Tag Archives: Cathy’s story

Cathy’s Story – Kidnapping, Rape, Abuse and Cover-up – Part 2

girl2Cathy’s Story of Kidnapping, Rape, Abuse and Cover-up~Part II

Posted on June 14, 2011 by chucklestravels

This is the continues from Part 1 of Cathy’s Story.

I twice attended Bob Jones University (BJU), a fundamentalist Christian college in South Carolina. I went for the first time in the 1980′s. After leaving BJU the first time, I went to a community college and received my nursing degree.  For reasons I won’t go into here, I moved to South Carolina. I wanted to get my Bachelors of Science in Nursing. Unfortunately, many of my credits from BJU would not transfer to other colleges. However, if I went back to BJU as  a student, I was promised those credits would allow me to obtain my BSN relatively quickly.  However, I did not realize how intrusive BJU was in its student’s lives, even those  living off of the Greenville campus! During that time, I became severely depressed and experienced extreme PTSD symptoms associated with the depression. I did not understand what was happening to me. But my most severe emotional problems were magnified when I went to Jim Berg for counseling while still a student at BJU.

In Jim Berg’s view, as I soon found out, people who had problems such as depression and PTSD were “un-spiritual” (his word, not mine). In the IFB world, depression is a sin. Taking medication for depression only covered sin. I plummeted into a even deeper depression. In June of 1996, during my last counseling appointment with Berg, he told me,

“I can’t help you, no one can help you, not even God can help you,”

because I was not making fast enough progress and still “deep in the sin of depression.”

I will not begin to deny that I was having some serious issues.  Unfortunately, being discouraged from taking medications for these issues did not help. I am by no means proud of this, but I went home from this appointment and overdosed on medication. I realize that it was clearly a bad choice, and that was wrong. I was not thinking clearly, I was angry and in deep emotional pain. Of course, I was admitted to the hospital.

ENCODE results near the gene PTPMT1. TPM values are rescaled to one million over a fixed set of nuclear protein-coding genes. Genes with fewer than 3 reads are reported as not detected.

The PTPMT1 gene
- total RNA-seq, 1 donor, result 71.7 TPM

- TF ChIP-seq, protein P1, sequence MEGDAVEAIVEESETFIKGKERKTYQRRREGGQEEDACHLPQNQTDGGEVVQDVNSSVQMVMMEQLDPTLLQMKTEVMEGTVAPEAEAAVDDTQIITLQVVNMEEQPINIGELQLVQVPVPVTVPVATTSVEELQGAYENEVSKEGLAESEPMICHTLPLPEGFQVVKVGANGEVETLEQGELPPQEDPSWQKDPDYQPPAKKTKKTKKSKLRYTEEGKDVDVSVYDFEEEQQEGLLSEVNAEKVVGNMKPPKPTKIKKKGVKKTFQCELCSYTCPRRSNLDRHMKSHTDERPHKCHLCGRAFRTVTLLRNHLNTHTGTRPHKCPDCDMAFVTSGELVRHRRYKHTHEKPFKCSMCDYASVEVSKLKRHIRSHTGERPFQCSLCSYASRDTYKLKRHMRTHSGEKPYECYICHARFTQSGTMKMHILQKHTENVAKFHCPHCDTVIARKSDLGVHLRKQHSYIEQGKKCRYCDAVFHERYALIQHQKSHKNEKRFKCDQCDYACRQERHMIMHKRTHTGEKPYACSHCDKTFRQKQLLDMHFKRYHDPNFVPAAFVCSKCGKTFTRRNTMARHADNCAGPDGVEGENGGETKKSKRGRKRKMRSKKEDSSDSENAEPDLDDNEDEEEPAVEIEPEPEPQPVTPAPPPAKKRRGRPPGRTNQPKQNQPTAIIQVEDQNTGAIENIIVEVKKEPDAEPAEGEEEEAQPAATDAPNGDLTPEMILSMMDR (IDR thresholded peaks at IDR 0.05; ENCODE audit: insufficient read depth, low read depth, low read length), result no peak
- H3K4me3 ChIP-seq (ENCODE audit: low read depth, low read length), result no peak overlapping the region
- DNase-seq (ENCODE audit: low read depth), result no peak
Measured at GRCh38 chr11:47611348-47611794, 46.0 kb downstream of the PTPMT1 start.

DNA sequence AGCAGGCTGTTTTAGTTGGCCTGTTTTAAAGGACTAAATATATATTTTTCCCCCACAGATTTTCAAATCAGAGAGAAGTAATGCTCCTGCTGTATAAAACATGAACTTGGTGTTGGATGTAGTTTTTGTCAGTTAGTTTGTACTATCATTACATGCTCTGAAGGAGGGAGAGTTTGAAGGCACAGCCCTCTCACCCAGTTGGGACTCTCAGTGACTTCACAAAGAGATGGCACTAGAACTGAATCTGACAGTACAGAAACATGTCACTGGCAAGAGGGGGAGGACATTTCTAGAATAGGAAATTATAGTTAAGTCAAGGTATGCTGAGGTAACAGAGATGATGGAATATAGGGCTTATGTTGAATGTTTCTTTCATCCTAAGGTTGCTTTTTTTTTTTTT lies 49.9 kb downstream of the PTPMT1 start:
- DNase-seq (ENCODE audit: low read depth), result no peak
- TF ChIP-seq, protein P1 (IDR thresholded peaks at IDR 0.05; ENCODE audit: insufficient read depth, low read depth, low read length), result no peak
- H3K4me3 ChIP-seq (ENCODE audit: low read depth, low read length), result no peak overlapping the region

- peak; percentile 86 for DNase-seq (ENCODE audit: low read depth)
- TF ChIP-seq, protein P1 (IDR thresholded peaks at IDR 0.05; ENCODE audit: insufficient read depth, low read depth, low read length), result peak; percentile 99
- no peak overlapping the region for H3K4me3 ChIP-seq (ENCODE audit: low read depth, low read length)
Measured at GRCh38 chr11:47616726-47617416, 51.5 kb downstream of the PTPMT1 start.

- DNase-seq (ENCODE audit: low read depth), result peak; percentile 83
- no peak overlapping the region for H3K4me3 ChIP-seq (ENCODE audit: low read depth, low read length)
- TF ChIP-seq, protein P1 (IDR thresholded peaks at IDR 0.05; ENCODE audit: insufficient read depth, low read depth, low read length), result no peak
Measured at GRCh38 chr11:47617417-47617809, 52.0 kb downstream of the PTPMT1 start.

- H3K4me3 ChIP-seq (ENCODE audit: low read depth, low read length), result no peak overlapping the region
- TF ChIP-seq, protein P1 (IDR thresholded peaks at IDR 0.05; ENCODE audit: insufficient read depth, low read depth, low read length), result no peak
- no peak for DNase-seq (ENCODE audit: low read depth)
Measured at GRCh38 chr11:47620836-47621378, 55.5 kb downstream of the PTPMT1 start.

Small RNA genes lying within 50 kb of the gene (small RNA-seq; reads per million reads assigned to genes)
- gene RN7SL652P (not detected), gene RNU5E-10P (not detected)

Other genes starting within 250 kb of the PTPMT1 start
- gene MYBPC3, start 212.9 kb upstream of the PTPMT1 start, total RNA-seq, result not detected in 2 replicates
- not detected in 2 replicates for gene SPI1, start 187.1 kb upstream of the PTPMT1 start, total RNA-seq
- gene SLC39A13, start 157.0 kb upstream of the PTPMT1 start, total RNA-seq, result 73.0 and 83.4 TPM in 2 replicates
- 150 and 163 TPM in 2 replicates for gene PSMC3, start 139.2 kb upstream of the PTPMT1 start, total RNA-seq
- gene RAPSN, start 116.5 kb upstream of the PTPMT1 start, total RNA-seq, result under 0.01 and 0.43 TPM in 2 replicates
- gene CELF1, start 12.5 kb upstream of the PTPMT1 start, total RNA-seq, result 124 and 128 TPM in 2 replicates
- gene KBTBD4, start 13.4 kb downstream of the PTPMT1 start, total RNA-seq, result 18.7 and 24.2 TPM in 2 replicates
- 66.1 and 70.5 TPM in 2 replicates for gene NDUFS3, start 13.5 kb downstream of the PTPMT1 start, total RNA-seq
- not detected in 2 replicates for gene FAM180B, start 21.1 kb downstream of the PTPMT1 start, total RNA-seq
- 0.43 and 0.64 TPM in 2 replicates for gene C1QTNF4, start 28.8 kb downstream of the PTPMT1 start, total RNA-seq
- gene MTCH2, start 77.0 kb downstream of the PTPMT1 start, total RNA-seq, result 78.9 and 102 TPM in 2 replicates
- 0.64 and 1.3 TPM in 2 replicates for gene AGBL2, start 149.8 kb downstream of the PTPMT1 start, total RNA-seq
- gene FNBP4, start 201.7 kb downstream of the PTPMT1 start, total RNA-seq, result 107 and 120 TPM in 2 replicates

While I was in the hospital, I received a letter from Jim Berg stating,

“I hate to add more to your concerns, but this all comes from the consequences of your own actions, as a result you will not be allowed to continue as a student at BJU. I pray that God will break you of your sin of self-sufficiency and stubbornness and make you a usable vessel for Him.”

Fortunately, I received in the hospital the medical care and kind of counseling I needed from the beginning.  To add insult to injury, I was chastised by the Independent Fundamental Baptist Church affiliated with BJU (the same church Jim Berg attended at the time) because I was receiving counseling from a psychiatrist and licensed therapist.  In the view of the IFB church, secular therapy was wrong, and therefore sinful.  I was mortified to realize that Berg betrayed my confidential talks with him by “sharing” my situation with the pastoral staff, family members, and others in this church and at BJU as well.  In my opinion, Jim Berg made himself out to be “a great caring, godly, humble fellow” who tried at the best of his God-given ability to “lovingly” guide me to “trust God.” This betrayal of my confidence began a painful and difficult process of leaving the church and my circle of friends and family. When  I finally decided to leave my IBF Church, I was especially afraid to leave because of intimidation, pressure, and threats of Divine Judgment. I was harassed by well-meaning church and family members. I was also pursued by not so well-meaning church leaders. Eventually, as a former member, I was publicly chastised and humiliated before the church.  Unless it was to talk to me about the “errors of my ways,” members were discouraged from any association with me.  It seemed that all my friends and most of my support system went up as it were a poof of smoke when they were needed the most.